Mitchell Craig Blocker, Plaintiff-appellant, v. Peggy L. Kernan, Warden, et al., Defendants-appellees, 29 F.3d 630 (9th Cir. 1994)

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U.S. Court of Appeals for the Ninth Circuit - 29 F.3d 630 (9th Cir. 1994) Submitted July 18, 1994. *Decided July 26, 1994

Before: FARRIS, KOZINSKI, and NOONAN, Circuit Judges.


Mitchell Craig Blocker appeals pro se the district court's order denying Blocker's motion for a preliminary injunction in his 42 U.S.C. § 1983 prisoner civil rights action. We have jurisdiction under 28 U.S.C. § 1292.1  We affirm.

Blocker contends the district court erred by denying his request for a preliminary injunction. We review the denial of a motion for a preliminary injunction for an abuse of discretion. Stanley v. University of S. Cal., 13 F.3d 1313, 1319 (9th Cir. 1994). "In this circuit, a party seeking preliminary injunctive relief ... must show [ ] as an irreducible minimum that there is a fair chance of success on the merits." Id. (quotation and citation omitted).

Here, Blocker seeks an injunction ordering his release from administrative segregation. Blocker was placed in administrative segregation on June 9, 1992 at Pelican Bay State Prison because he is a member of the Black Guerilla Family, a prison gang. In his complaint, Blocker claims that his transfer to and continued detention in administrative segregation violates his rights under the Eighth and Fourteenth Amendments.

In the context of administrative segregation, due process requires only that prison officials hold an informal nonadversarial hearing within a reasonable time after the prisoner is segregated, inform the prisoner of the charge against him or the reasons for administrative segregation, and provide the prisoner with an opportunity to present his views. Toussaint v. McCarthy, 801 F.2d 1080, 1100 (9th Cir. 1986), cert. denied, 481 U.S. 1069 (1987) (Toussaint I) .

Blocker claims that his due process rights were violated because prison officials relied on confidential sources in placing Blocker in administrative segregation and failed to allow Blocker to call a witness. " [D]ue process does not require disclosure of the identity of any person providing information leading to the placement of a prisoner in administrative segregation." Id. at 1101. Further, prison officials stipulated to the testimony of Blocker's proposed witness. Moreover according to Blocker's own complaint, he received notification of the charges and had an opportunity to present his views; therefore, Blocker's initial placement in administrative segregation met the minimal due process requirements of Toussaint I.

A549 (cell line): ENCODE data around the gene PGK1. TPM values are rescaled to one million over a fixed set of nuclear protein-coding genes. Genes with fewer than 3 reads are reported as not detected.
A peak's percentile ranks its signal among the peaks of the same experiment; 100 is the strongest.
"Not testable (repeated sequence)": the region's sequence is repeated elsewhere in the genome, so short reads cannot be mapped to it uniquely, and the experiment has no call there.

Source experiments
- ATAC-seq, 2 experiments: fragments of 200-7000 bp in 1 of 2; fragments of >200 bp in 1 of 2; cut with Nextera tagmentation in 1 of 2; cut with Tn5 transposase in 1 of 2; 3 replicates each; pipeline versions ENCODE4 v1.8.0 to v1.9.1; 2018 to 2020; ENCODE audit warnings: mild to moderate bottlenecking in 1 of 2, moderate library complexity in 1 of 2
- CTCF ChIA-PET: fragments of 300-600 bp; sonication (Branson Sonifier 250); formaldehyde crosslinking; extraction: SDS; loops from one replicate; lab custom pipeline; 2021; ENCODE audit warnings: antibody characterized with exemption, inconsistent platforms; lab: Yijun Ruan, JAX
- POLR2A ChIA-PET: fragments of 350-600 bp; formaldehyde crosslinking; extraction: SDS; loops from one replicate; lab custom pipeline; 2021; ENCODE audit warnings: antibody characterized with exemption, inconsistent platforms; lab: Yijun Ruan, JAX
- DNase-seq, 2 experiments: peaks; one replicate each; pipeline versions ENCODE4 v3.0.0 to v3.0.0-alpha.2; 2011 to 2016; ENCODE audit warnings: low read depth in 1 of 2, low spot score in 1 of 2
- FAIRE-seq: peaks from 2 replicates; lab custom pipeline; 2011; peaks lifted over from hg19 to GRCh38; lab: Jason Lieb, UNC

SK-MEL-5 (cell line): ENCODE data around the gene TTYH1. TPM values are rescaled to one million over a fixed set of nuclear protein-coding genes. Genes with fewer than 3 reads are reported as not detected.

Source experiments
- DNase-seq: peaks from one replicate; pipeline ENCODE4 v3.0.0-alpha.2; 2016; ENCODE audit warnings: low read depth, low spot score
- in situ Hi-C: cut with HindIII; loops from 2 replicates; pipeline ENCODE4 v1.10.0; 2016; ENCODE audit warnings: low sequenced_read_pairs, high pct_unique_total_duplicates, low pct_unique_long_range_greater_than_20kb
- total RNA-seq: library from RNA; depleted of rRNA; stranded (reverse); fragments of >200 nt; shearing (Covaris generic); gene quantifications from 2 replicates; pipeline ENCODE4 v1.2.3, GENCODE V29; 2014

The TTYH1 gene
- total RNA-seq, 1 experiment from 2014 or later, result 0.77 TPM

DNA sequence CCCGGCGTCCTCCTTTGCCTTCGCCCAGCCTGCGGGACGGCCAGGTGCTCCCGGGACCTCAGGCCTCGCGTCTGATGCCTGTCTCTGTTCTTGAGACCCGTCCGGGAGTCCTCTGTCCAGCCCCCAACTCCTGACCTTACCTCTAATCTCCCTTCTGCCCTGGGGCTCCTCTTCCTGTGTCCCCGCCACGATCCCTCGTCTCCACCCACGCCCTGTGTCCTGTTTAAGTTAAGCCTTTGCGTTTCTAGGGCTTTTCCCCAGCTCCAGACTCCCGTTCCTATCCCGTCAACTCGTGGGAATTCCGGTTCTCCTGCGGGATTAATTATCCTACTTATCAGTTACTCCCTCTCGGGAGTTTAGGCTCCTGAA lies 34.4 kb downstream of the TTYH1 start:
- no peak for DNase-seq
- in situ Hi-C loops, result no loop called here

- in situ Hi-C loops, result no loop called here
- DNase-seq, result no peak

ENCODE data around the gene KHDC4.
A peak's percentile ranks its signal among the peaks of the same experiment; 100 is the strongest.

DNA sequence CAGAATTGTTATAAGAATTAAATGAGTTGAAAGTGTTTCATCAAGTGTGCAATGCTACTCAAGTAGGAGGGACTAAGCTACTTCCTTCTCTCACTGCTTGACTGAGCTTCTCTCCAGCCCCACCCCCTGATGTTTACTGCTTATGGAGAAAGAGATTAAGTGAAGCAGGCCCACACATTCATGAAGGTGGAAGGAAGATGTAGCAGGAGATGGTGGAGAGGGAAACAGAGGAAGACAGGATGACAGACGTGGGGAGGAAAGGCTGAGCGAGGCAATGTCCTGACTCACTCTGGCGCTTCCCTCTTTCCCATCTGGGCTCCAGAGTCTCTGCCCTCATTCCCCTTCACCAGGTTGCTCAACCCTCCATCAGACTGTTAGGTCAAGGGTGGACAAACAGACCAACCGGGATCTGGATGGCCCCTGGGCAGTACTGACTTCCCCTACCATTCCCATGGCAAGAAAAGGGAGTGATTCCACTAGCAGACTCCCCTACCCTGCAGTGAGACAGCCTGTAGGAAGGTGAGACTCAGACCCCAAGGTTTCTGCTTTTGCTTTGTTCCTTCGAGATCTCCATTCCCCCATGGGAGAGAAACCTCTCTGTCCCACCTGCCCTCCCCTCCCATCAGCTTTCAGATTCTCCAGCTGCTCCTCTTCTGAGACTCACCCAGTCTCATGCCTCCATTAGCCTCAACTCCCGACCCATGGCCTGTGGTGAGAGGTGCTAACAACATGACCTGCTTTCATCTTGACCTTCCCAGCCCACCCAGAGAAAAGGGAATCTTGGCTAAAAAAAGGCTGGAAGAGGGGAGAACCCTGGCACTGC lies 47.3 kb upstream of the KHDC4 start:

Blocker also claims that his continued retention in administrative segregation violates his right to due process. Blocker receives a periodic review of his retention in administrative segregation every 120 days. Accordingly, Blocker's continued detention in administrative segregation does not violate his right to due process. See Toussaint v. McCarthy, 926 F.2d 800, 803 (9th Cir. 1990) (finding that California's policy to review administrative segregation decisions every 120 days does not violate due process), cert. denied, 112 S. Ct. 213 (1991) (Toussaint II) .

Finally, Blocker's Eighth Amendment claim is based on a lack of contact visitation with his family and friends. This court has already ruled that a lack of contact visitation does not violate the Eighth Amendment. Toussaint I, 801 F.2d at 1113-14.

Because Blocker has shown little likelihood of success on the merits of his claims, the district court did not abuse its discretion in denying his request for a preliminary injunction. See Stanley, 13 F.3d at 1319.



The panel unanimously finds this case suitable for decision without oral argument. Fed. R. App. P. 34(a); 9th Cir.R. 34-4


This disposition is not appropriate for publication and may not be cited to or by the courts of this circuit except as provided by 9th Cir.R. 36-3


Blocker filed a motion for a temporary restraining order and/or a preliminary injunction. The district court treated the request as one for a preliminary injunction. Accordingly, the district court's order is appealable. See Graham v. Teledyne-Continental Motors, 805 F.2d 1386, 1388 (9th Cir. 1986), cert. denied, 484 U.S. 815 (1987)